The long-range character of voltage contrast defect detection plays a role in at least three aspects. First, the visibility of a voltage contrast defect is related to the defect's capability to help change the surface potential. The physical size of the defect becomes of less importance. As a consequence, defect detection with voltage contrast may be enhanced by system features other than higher resolution. Second, detection of subsurface defects is enabled by the spatial displacement of voltage contrast in the z-direction (the direction normal to the surface). This capability may be especially useful for a multi-layer structure, such as, for example, modern interconnect technology, where a substantial amount of defects are often formed in underlying layers. Third, the “long range” character of voltage contrast (i.e. the fact that direct interaction between the primary electron beam and the defect is not needed) makes it possible to inspect a device by scanning only a small percentage of the total area of interest. As a result of this aspect, voltage contrast defect detection may be used to accelerate (reduce the time needed to perform) inspection of a specimen. The specimen may be, for example, a semiconductor wafer with memory arrays or other circuitry thereon.

Hence, voltage contrast has capabilities and features which make it a useful and advantageous technique for detecting defects. Nevertheless, useful as it is, voltage contrast is often a complicated phenomenon to harness effectively.

A first complication or problem is that voltage contrast is a combined result of the escape probability of secondary electrons and the collection efficiency of the detector. Each of these two factors depend on surface potential distribution in its own way. This complicated dependency is exacerbated by the fact that the electric field on the specimen surface is rarely uniform and is to a large extent affected by the apparatus configuration. The transverse component of the electric field, which is usually non-zero, may often cause secondary electrons to accelerate in the direction parallel to the specimen surface so as to evade the detector altogether.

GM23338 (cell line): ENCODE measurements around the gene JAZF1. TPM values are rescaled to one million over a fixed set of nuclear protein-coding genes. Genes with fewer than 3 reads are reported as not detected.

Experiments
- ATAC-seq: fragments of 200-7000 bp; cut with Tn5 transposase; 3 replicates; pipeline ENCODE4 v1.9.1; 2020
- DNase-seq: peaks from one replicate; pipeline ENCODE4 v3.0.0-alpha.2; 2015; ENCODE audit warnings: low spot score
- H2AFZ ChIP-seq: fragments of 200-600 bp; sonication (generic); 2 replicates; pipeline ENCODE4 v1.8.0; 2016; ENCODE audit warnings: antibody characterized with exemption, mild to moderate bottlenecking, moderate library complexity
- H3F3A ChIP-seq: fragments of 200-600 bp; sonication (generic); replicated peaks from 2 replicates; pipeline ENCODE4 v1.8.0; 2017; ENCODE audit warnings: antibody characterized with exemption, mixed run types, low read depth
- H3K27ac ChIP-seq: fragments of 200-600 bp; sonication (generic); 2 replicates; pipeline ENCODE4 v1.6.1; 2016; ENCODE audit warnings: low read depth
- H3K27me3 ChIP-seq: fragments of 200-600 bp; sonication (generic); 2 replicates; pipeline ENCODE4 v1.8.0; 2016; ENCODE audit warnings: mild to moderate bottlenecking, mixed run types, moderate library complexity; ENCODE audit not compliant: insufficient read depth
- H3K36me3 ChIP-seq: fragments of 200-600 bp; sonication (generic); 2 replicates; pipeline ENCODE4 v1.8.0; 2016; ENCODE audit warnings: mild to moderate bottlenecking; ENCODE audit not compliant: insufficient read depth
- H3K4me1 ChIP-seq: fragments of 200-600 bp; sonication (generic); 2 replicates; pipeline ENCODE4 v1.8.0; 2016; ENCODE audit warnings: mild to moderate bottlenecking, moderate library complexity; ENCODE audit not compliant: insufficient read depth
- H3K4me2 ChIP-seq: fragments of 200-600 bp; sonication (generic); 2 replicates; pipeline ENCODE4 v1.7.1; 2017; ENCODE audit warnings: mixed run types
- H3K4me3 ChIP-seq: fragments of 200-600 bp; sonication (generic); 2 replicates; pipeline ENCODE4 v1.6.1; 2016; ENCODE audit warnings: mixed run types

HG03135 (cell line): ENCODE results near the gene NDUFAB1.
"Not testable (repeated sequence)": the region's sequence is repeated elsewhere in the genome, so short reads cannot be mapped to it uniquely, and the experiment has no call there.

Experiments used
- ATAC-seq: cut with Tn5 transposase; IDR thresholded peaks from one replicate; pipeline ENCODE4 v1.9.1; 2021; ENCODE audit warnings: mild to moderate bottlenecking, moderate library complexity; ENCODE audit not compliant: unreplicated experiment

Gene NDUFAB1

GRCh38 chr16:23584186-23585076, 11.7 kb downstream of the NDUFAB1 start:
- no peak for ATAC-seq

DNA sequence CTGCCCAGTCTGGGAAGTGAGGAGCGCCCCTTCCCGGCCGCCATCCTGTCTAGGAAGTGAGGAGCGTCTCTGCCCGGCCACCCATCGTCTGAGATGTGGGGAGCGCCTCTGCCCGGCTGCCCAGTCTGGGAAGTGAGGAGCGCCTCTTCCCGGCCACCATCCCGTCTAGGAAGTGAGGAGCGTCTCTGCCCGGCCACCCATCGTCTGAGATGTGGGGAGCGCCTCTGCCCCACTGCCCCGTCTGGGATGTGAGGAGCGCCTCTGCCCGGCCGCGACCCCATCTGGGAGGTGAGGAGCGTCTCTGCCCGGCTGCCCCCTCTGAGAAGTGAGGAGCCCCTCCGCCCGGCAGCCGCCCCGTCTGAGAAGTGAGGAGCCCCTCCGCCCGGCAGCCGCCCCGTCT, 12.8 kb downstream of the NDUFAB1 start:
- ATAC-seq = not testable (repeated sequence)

A second complication or problem is that additional failure analysis is typically needed to correlate a voltage contrast defect to an actual physical defect. For example, a missing via in copper interconnection technology may cause voltage contrast and so be detectable. However, it typically takes tedious failure analysis to confirm this defect because it lies beneath the surface.

At the transistor level, electrical failure may have many different mechanisms and current leakage may go through many different routes. Each leakage path may potentially generate the voltage contrast observed. Voltage contrast imaging typically results in a “mosaic” combining effects from various leakages. The defect of interest (DOI) or the leakage path of interest is typically either overwhelmed by the “background noise” effects from the defect population or may be undetectable.

Thus, applicants respectfully submit that it is desirable to provide a method to isolate the leakage path of interest while suppressing or filtering out the background noise from other defects. An advantageous goal of such a method is to make the defect detection more useful and reliable.

BRIEF DESCRIPTION OF THE DRAWINGS

FIG. 1A is a cross-sectional diagram of a non-defective NMOS structure.

FIG. 1B is a cross-sectional diagram of a first defective NMOS structure.

FIG. 1C is a cross-sectional diagram of a second defective NMOS structure.

FIG. 2 is a top view schematic diagram depicting a technique for manipulating a scan rate for an example substrate in accordance with an embodiment of the invention.

FIG. 3 is a flow chart depicting a method for detecting defects using transient contrast in accordance with an embodiment of the invention.

FIG. 4 illustrates a diagrammatic representation of a scanning electron microscope (SEM) in accordance with one embodiment of the present invention.

DETAILED DESCRIPTION